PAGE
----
After four straight episodes (going back to the second-season finale, “First First Contact”), Lower Decks has been giving us previous Trek guest stars voiced by their actors. Alas, that streak is broken this week, as we have no special guest stars after getting Lycia Naff as Sonya Gomez, James Cromwell as Zefram Cochrane, J.G. Hertzler as Chancellor Martok, and Susan Gibney as Leah Brahms. Instead, we get an episode that is a bit of a throwback to LD’s first season, which is not a good thing…
DELTA SHIFT HATES SPOILERS!
So my biggest issue with season one of LD was that it kept going back and forth between being a Star Trek comedy and being a twenty-first-century workplace comedy transplanted to the Trek universe, and the former was often delightful and successful and fun and the latter is almost always not as funny, and also throws me out of the story. One of the things I liked about season two was that they were doing more of the former and less of the latter.
This week, we’ve got two plots, an A-plot with Boimler, Mariner, and Tendi racing against some ensigns from Delta Shift through various starship shortcuts to get to an air-gapped terminal where they can rig a crew quarters lottery. Apparently, on Cerritos, there are limited crew quarters available to ensigns instead of the hallway bunks, and who gets them is determined by a lottery. While chasing after her pet, Goopy, who keeps escaping his beaker, through the Jefferies Tubes, Tendi overhears some ensigns from Delta Shift planning to rig the lottery, and our Beta Shift heroes decide to beat them to the punch.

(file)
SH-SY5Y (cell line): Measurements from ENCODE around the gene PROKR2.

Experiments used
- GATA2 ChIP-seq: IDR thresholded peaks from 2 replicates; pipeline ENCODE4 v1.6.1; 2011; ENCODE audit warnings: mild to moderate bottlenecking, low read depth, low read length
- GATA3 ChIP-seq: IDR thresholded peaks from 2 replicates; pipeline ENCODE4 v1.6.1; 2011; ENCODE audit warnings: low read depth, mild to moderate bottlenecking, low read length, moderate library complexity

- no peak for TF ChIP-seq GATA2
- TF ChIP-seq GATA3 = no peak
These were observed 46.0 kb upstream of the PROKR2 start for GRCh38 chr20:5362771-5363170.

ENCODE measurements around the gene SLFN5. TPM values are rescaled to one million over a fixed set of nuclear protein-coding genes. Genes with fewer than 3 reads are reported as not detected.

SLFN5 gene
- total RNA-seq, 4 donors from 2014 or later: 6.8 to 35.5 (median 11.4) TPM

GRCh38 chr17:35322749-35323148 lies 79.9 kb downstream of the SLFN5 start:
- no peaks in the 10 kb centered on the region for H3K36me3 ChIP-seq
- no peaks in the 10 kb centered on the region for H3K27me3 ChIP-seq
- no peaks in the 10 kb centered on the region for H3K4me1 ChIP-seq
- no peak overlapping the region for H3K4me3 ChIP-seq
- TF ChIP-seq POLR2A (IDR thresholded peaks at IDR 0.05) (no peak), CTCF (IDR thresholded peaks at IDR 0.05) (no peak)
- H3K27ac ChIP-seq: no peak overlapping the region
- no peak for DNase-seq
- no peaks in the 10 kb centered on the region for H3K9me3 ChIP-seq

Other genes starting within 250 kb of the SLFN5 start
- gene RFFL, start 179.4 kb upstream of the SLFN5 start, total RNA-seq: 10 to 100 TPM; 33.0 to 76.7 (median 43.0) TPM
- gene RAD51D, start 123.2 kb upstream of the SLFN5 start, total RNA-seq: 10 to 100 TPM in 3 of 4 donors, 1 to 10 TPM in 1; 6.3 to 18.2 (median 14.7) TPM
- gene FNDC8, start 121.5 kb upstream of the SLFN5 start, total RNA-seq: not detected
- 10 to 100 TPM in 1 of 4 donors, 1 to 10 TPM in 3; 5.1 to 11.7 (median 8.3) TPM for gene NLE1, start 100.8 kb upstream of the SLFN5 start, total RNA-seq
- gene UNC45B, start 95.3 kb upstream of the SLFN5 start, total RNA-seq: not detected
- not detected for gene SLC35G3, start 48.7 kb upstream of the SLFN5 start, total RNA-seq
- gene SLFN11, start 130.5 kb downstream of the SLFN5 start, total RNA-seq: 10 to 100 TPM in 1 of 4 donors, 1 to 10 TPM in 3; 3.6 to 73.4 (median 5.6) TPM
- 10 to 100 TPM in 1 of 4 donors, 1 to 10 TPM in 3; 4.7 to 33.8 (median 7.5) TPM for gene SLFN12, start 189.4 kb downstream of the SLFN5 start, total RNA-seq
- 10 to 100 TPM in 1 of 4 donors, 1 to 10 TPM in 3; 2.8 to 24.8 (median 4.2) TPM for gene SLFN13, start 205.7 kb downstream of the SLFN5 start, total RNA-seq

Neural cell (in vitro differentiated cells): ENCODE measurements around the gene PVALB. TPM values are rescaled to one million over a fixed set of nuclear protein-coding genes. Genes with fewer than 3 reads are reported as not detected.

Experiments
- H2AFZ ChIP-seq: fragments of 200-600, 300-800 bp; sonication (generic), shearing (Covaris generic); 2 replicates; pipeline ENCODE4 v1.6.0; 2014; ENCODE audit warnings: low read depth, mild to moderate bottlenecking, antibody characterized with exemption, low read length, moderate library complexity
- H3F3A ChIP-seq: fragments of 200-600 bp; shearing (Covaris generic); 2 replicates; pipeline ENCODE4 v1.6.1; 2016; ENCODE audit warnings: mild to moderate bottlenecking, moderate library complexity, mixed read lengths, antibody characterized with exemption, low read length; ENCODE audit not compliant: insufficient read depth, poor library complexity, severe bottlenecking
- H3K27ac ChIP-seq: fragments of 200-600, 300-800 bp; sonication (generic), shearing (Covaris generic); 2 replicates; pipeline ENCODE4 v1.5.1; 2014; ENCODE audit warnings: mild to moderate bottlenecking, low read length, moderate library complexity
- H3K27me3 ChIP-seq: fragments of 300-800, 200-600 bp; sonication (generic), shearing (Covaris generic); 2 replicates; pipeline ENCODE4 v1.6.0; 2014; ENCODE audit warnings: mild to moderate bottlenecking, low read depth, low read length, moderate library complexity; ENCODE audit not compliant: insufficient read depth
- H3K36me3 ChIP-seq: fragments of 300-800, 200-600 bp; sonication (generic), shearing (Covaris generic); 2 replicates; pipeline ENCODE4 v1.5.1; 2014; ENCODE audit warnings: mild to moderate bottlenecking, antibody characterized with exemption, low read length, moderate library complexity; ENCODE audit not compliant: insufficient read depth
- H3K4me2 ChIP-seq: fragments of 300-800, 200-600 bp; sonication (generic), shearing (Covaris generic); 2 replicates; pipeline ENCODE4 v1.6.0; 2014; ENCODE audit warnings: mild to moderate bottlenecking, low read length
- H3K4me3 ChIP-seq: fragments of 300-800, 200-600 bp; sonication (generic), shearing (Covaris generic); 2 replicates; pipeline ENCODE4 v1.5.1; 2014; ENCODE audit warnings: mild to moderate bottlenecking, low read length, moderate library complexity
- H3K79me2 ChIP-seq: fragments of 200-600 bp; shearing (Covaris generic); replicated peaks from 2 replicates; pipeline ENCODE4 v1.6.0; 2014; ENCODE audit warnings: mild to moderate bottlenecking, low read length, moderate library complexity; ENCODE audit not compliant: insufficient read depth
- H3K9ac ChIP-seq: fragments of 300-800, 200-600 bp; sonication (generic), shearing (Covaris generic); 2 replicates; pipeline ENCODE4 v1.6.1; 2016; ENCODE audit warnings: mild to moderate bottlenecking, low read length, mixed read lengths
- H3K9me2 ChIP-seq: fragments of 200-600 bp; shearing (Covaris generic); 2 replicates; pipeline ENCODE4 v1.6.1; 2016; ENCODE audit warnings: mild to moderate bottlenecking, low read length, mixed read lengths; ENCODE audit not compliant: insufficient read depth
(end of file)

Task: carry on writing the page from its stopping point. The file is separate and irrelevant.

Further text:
All right, I’m going to sound like one of those annoying, humorless fangoobers here, but dammit, there is not a single aspect of that plotline that works in the Star Trek universe.
Look, the whole point of Star Trek from the beginning has been that humanity has improved and that we’ve moved past silly prejudices. In the second season of LD, they’d finally stopped doing annoying plots about “executive replicators,” and other such hierarchical notions that Trek has never had. Also the kind of underhanded scheming the Delta Shift ensigns indulge in here is very much not in character for twenty-fourth-century humans, particularly not ones who are also Starfleet officers.
The thing is, that plot does have its moments, but it’s entirely in the character work done with Mariner, Tendi, and Boimler as they wander through the bowels of the ship. It’s also fun to watch the bonding between Beta and Delta Shifts—which they then flush down the toiler by having Delta Shift still be assholes who screw over Boimler, Tendi, and Mariner to get at the terminal. It’s a cynical, misanthropic storyline that doesn’t feel even a little bit Trekkish. And yes, I get that this is a comedy, but you don’t need to violate the tenets of the universe for cheap laughs.